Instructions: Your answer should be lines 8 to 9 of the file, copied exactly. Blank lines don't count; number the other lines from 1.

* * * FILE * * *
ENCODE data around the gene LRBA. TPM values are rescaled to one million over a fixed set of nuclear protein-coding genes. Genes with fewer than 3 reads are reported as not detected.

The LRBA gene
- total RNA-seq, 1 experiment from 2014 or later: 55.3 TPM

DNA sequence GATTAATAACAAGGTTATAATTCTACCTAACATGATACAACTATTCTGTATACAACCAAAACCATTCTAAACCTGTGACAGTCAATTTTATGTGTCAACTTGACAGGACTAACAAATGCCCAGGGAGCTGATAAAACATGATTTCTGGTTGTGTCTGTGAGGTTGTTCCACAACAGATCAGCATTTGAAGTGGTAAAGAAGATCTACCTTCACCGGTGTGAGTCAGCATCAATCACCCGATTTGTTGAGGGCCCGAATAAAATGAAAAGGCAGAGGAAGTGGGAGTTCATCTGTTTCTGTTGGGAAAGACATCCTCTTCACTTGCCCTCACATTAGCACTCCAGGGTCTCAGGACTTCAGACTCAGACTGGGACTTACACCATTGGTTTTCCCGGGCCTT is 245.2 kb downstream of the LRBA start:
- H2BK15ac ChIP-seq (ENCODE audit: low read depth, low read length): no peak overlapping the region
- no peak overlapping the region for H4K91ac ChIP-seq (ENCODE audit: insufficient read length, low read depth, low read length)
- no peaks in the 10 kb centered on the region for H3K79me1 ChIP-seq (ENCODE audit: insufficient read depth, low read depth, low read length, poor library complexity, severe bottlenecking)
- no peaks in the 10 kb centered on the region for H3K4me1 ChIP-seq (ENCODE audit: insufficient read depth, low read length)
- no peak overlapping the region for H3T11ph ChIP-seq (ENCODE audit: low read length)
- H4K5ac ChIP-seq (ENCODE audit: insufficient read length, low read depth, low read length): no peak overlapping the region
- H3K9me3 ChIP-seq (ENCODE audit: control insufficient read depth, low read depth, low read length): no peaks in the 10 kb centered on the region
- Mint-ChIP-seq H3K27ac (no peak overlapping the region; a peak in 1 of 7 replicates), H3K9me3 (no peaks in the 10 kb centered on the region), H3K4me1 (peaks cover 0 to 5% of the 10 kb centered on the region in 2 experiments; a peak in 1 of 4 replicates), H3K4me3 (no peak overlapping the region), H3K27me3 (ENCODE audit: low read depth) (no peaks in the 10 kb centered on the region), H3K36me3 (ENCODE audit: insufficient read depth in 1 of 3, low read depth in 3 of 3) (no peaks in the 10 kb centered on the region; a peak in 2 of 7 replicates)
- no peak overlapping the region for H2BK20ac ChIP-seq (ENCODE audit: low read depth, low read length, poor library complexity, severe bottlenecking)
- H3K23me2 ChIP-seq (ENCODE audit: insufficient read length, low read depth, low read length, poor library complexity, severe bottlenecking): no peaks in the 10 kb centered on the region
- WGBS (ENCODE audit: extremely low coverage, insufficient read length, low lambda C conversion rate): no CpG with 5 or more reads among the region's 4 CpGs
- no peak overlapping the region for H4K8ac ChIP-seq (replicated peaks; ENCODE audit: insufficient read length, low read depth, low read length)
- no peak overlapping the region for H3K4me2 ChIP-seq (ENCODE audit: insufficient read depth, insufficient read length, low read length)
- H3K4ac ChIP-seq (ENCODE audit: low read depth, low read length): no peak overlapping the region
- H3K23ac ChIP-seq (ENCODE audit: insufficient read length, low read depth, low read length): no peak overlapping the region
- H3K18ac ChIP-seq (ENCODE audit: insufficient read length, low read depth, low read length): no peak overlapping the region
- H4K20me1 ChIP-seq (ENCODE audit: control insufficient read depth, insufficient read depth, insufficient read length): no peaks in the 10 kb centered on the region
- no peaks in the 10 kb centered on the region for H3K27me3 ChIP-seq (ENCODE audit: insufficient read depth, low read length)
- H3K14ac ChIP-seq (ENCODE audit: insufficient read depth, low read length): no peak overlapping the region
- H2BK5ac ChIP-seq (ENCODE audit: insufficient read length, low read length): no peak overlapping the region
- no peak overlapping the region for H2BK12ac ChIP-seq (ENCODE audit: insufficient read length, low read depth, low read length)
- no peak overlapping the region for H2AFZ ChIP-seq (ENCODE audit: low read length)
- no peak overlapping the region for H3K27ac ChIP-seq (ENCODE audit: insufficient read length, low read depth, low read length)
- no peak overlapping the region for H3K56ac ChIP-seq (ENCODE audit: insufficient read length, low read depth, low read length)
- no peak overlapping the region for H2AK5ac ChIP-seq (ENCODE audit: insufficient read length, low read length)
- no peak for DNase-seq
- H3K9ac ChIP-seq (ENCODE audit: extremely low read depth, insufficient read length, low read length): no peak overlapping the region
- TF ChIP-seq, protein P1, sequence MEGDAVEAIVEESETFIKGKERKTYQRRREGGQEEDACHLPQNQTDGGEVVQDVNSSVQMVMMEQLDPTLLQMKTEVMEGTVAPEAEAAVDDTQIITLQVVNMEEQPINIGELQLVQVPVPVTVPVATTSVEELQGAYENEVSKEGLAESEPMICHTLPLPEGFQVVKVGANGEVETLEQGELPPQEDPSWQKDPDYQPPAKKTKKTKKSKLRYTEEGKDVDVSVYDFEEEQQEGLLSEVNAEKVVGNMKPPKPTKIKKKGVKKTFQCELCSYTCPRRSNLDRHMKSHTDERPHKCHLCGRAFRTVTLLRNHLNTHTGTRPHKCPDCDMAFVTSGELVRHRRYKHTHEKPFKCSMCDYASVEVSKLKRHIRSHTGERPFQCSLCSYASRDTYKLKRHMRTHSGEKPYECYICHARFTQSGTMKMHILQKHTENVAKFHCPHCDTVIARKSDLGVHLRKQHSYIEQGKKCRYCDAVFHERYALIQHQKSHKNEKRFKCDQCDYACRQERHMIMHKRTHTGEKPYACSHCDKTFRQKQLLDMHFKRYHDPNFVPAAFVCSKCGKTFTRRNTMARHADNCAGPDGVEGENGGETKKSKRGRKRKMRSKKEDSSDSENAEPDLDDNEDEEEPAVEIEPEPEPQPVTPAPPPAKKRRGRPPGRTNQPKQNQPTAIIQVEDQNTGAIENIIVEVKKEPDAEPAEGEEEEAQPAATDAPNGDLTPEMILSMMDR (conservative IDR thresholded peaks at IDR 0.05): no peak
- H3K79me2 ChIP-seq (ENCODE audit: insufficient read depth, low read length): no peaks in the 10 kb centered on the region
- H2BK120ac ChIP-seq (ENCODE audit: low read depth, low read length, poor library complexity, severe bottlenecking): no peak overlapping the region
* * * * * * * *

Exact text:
- no peaks in the 10 kb centered on the region for H3K4me1 ChIP-seq (ENCODE audit: insufficient read depth, low read length)
- no peak overlapping the region for H3T11ph ChIP-seq (ENCODE audit: low read length)